Prince Harry and Meghan sign megawatt Netflix deal
By Brooks Barnes
Prince Harry and his wife, Meghan, having resettled in California, on Wednesday unveiled new Hollywood careers.
The Duke and Duchess of Sussex have founded a yet-to-be-named production company and signed a multiyear deal with Netflix, which will pay them to make documentaries, docu-series, feature films, scripted shows and children’s programming — giving the couple a global platform six months after their dramatic decampment from the House of Windsor.
Harry and Meghan may appear on camera in documentary programming. But she has no plans to return to acting, according to a representative. She last appeared in the cable drama “Suits” in 2018.
“Our focus will be on creating content that informs but also gives hope,” the couple said in a statement. “As new parents, making inspirational family programming is also important to us.” They added that Netflix’s “unprecedented reach will help us share impactful content that unlocks action.” Their productions will be exclusive to Netflix, which has 193 million subscribers worldwide.
It is unclear how much Harry and Meghan will be paid, given their lack of producing experience. A Netflix spokeswoman declined to comment.
The streaming service, however, is known for backing up Brink’s trucks when it wants to be in business with high-profile people, particularly when other entertainment companies also want their services. In recent months, Harry and Meghan have quietly talked with Disney and Apple. Two executives involved in those discussions said representatives for the couple at one point were seeking a deal in the neighborhood of $100 million. Variety reported last month that the couple had also met with NBCUniversal.
Harry and Meghan have been living in the Los Angeles area since March, staying for a time at a Beverly Hills mansion owned by Tyler Perry and delivering food to the needy during the early part of the coronavirus pandemic. They soon filed an invasion of privacy lawsuit against tabloid photographers, saying that paparazzi had flown drones overhead in an extreme effort to capture images of their son, Archie, who turned 1 in May. Harry, 35, and Meghan, 39, have since bought a $14.7 million home in Montecito, an oceanside enclave located about an hour north of Malibu where Oprah Winfrey and Ellen DeGeneres also have estates.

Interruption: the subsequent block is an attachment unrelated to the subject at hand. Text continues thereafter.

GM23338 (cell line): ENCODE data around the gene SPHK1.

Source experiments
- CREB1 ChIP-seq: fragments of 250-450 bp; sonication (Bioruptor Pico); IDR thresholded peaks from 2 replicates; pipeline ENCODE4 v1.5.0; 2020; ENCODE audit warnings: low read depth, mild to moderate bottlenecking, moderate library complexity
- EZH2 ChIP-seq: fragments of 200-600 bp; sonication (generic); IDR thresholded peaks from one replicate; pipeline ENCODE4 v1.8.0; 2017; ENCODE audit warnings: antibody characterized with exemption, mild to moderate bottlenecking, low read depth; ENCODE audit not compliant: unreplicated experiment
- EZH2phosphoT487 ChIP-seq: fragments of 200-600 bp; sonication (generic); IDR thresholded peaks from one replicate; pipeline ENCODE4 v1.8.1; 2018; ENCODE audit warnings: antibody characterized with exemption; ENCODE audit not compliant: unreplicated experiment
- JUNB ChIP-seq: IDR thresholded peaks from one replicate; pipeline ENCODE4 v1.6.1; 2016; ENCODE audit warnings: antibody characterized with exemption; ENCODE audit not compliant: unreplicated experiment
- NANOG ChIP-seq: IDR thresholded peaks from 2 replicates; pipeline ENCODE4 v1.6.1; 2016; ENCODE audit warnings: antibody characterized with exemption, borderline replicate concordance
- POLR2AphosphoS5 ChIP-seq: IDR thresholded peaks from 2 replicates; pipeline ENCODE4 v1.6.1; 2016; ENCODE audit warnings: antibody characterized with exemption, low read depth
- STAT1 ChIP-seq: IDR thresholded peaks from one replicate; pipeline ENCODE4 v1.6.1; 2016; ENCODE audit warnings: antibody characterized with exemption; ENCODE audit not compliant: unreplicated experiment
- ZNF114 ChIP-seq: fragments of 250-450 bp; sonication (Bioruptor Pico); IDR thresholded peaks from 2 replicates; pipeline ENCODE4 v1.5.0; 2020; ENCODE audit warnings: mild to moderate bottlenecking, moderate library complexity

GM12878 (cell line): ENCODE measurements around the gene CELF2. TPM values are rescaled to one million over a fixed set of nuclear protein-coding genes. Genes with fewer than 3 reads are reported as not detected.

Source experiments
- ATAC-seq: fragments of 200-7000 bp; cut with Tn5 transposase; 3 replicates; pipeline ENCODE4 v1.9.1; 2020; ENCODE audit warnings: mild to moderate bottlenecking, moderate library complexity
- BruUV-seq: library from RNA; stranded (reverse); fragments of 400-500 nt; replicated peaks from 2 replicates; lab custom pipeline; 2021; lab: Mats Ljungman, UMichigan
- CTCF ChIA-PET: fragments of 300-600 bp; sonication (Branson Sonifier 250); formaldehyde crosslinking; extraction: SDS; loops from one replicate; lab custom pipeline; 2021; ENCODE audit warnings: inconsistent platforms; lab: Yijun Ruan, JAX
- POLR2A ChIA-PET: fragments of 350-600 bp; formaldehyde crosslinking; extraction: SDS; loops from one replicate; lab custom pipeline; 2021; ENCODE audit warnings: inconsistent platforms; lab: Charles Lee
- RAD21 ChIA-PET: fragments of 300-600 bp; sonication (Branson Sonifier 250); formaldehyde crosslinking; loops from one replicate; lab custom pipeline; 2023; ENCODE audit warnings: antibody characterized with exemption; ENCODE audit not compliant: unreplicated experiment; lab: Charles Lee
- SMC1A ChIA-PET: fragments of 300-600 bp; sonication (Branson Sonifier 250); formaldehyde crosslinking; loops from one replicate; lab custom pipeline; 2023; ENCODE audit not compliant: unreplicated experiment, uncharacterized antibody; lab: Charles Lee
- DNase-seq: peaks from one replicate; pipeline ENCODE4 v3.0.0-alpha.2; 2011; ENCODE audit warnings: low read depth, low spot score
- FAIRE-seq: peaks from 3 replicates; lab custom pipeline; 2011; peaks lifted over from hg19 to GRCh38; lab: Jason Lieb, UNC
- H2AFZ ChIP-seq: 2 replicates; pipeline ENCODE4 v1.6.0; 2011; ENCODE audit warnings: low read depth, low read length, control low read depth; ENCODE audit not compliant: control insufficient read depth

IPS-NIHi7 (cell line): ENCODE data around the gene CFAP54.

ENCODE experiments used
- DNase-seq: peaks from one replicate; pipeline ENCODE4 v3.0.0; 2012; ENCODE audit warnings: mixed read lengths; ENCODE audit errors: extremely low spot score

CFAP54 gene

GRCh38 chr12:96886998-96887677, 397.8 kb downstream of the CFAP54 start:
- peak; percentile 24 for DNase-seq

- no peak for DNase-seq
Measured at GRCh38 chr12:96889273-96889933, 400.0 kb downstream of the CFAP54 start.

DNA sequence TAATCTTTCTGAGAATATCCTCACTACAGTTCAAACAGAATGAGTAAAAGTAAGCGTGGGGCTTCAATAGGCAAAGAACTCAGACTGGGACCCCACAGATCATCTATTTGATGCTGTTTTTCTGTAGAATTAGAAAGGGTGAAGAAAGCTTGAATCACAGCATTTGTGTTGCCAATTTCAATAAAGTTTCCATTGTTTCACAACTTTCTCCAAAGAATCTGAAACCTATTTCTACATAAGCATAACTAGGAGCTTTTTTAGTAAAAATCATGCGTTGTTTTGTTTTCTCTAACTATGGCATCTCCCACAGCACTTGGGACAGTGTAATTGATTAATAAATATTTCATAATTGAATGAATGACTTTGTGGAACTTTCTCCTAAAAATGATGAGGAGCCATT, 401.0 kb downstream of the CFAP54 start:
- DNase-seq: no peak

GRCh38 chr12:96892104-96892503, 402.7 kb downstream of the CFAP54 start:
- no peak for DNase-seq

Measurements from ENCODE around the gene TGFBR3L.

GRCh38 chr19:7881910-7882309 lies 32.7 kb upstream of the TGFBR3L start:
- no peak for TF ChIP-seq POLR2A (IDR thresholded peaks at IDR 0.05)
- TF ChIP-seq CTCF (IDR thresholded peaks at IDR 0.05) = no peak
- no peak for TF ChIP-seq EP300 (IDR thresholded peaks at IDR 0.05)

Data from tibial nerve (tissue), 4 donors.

“We’re incredibly proud they have chosen Netflix as their creative home and are excited about telling stories with them that can help build resilience and increase understanding for audiences everywhere,” Ted Sarandos, Netflix’s co-chief executive and chief content officer, said in a statement.
Netflix is under pressure to keep its pipelines flowing as it competes for viewers with Disney+, Amazon Prime Video, HBO Max, Hulu, Peacock and the traditional broadcast networks. Family programming is particularly important to Netflix, and Harry and Meghan already have an animated series in development which is focused on inspiring women. Last week, Netflix released “Rising Phoenix,” a documentary about the Paralympic Games; Harry, who founded the Invictus Games for wounded veterans, appears in the film.
The production company being established by Harry and Meghan will operate independently from their charitable foundation, which is called Archewell. The couple shut down their previous philanthropic endeavor, SussexRoyal, in March after they agreed to stop using the term “royal” for commercial or charitable activities.
Harry and Meghan — beloved by millions of fans, who see them as daring and modern, and reviled by an equally vehement faction, which sees their royalty-spurning actions as unbecoming — have long been expected to set up shop in Hollywood. Before he gave up his Royal Highness title, Harry signed on for a project with Winfrey and Apple TV+ involving mental health. And Meghan provided narration for “Elephant,” a nature documentary that arrived on Disney+ in April.
In January, a video resurfaced of Harry that had been recorded by a fan in July 2019 at the London premiere for “The Lion King.” It caught the prince talking up his wife’s vocal talent to Robert Iger, then Disney’s chief executive. As with seemingly everything related to Meghan, the video created a stir online, prompting representatives to clarify that the duchess had been approached to narrate “Elephant” before Harry’s red-carpet schmooze.